Halifax cyclists inspire each other to donate blood
Cycling club honours one member’s donation milestone and helps meet another member’s ongoing need for donated blood
Members of the Nova Scotia Ramblers Bicycle Club had two extra reasons to donate blood at the Canadian Blood Services’ donor centre in Halifax on December 17th. The first was to witness and celebrate the 100th blood donation of longtime Rambler Lynn Lindeijer; the second was to support Tom Pinsent, the Ramblers’ current president. Pinsent, who cheered on all donors outside the clinic due to COVID-19 protocols, requires regular transfusions of red blood cells to treat aplastic anemia. He recently received his 431st transfusion.
“Part of what makes the Ramblers special is that they like giving back to the community as much as they like group cycling,” Tom says.
Along with organizing weekly group rides averaging 50 km, the Nova Scotia Ramblers actively support local charities and causes. In recent years, for example, the recreational cycling club raised thousands of dollars for the Kidney Foundation of Canada and for Feed Nova Scotia, a network of 140 food banks and meal programs across the province. This altruistic spirit is part of what initially attracted Pinsent to the Ramblers.
Lynn Lindeijer completes her 100th donation.
“When I was near retirement about seven years ago, one of my co-workers mentioned that he was in a cycling club and suggested I join,” Tom says. “I met Lynn during my first ride with the Ramblers, and she was so welcoming and upbeat, that I signed up right away.”
Lynn Lindeijer has been a Rambler for 12 years, and has donated blood and volunteered for various community groups for much longer.
“I believe that kindness is the most important thing in life,” says Lynn. “More than 40 years ago, everyone in my Grade 12 class donated blood for the first time at a former Canadian Forces base. I still remember the little army cots that we had to lie down on while donating. I’ve been a regular donor most of my adult life.”
Along with donating blood, Lynn has raised money for various charities through cycling events and door-to-door canvassing. For years, she visited palliative patients under a special program run by the VON Canada. When she learned that Tom requires regular transfusions, she began to organize blood donor events for the Ramblers.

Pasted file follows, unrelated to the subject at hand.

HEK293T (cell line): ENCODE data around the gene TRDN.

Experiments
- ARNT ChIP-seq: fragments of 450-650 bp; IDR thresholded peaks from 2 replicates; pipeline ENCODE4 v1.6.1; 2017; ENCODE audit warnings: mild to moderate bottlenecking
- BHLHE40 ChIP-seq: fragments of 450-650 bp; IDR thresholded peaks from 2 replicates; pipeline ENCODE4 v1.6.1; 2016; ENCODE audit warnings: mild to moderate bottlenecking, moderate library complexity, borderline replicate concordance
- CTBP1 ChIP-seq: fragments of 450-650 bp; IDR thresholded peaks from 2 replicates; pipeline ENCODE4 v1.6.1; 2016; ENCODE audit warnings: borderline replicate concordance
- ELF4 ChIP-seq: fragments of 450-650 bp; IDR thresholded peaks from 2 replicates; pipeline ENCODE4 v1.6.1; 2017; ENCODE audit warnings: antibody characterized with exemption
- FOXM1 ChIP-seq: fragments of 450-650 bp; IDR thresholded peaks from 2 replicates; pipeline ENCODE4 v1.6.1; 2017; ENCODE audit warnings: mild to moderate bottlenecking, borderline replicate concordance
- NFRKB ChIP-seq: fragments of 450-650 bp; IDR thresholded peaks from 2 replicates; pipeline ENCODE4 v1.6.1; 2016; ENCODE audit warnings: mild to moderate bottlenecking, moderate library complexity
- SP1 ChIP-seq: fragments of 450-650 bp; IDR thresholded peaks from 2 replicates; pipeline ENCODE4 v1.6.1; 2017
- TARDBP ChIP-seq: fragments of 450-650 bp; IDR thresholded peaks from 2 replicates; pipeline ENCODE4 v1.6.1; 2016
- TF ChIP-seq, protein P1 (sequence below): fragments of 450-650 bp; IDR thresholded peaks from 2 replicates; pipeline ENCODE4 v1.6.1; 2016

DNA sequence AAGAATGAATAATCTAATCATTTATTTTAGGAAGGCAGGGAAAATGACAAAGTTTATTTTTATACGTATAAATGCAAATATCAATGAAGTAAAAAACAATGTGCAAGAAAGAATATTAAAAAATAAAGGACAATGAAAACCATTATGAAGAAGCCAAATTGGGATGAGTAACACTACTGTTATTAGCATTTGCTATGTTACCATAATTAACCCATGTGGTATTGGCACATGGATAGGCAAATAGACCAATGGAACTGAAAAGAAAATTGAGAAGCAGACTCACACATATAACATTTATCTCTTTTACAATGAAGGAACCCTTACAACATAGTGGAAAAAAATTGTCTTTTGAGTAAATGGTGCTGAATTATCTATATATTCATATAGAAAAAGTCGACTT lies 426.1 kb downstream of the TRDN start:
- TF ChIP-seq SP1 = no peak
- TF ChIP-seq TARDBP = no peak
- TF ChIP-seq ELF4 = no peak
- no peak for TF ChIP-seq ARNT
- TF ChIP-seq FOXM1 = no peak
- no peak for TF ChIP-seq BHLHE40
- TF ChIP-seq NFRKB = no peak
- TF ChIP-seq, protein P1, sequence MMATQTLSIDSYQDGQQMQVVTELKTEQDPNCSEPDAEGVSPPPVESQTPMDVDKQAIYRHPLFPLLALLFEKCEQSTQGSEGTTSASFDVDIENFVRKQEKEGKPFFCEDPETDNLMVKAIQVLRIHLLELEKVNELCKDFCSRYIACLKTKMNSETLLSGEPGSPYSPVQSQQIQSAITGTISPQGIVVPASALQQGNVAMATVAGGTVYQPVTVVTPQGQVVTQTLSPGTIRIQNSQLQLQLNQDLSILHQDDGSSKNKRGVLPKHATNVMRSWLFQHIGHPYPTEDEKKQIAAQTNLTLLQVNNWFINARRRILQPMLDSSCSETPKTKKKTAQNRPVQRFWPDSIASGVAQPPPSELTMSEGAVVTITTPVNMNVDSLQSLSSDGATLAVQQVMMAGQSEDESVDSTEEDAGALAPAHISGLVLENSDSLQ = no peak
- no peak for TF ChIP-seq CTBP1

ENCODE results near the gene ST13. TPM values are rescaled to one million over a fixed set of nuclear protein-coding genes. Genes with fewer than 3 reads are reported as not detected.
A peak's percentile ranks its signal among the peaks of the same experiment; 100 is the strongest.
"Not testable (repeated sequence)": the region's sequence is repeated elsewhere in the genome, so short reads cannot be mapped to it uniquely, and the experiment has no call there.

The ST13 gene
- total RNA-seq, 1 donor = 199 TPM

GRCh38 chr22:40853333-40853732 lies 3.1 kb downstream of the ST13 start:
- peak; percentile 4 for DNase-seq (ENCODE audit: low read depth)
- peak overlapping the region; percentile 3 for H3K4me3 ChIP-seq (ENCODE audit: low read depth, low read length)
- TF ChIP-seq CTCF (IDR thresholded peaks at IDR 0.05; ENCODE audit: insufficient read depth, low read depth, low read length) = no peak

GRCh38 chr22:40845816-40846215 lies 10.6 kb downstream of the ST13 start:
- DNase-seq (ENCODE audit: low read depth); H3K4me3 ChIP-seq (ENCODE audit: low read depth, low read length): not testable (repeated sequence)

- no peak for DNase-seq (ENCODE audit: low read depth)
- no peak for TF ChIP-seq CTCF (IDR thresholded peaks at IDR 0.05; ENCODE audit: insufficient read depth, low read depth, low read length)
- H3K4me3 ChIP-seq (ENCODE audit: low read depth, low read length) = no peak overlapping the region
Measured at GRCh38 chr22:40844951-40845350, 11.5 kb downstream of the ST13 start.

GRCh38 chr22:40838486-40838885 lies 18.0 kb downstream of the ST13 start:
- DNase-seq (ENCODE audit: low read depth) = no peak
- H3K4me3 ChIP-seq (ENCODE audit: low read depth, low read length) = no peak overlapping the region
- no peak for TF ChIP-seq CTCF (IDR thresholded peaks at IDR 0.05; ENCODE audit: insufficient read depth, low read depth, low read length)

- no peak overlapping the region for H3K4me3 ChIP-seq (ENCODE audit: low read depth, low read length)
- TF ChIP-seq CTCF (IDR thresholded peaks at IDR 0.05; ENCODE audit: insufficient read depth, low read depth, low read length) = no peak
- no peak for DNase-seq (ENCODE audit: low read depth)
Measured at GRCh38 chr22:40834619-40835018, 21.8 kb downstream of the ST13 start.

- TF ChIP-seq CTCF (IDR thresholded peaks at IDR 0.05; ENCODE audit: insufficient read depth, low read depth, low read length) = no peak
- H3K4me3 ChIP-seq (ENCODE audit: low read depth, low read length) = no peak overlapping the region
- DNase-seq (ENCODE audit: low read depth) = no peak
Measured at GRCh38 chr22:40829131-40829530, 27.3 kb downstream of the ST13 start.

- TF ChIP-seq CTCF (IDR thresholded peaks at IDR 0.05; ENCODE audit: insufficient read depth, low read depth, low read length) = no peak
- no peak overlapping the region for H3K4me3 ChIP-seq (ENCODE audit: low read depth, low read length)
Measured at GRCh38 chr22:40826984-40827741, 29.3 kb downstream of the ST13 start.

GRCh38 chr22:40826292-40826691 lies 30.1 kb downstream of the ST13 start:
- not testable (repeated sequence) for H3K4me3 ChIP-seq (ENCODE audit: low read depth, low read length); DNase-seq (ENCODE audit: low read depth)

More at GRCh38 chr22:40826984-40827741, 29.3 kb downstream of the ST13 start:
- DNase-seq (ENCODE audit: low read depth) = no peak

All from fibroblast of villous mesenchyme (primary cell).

Tom Pinsent during a ride in September, 2020.
“‘Leave no rider behind’ is one of our club’s rules,” she says. “About seven or eight Ramblers now donate blood regularly. Apparently, we’re one of the few groups that has continued to donate regularly during the pandemic.”
Born in Newfoundland, Tom was diagnosed at an early age with aplastic anemia: his bone marrow can’t make the red blood cells he needs to survive. Initially, regular doses of cortisone proved an effective treatment. For the last few decades, however, he’s required transfusions of red blood cells every two weeks to stay healthy.
“The Ramblers are my kind of people,” he says. “They prefer to embrace the life they have rather than yearn for something else. That really resonates with me, in part because of aplastic anemia. I believe we should pay more attention to the things we control and less attention to things beyond our control.”
Over the years, Tom Pinsent has often volunteered with Canadian Blood Services, speaking at local donor events and once at Honouring Canada’s Lifeline, the national event.
“I do everything I can to inspire people,” he says. “Each one of us has the power to make a difference—to make someone else’s life a little better. I’m alive today because Canadians donate blood and I’m forever grateful to donors.”
The need for blood is constant, and there are many donation appointments available at the donor centre in Halifax, N.S. and at others across Canada. To book your own appointment to donate blood, visit blood.ca/donate, download the GiveBlood app or call 1 888 2 DONATE. Enhanced safety measures are in place during the COVID-19 pandemic.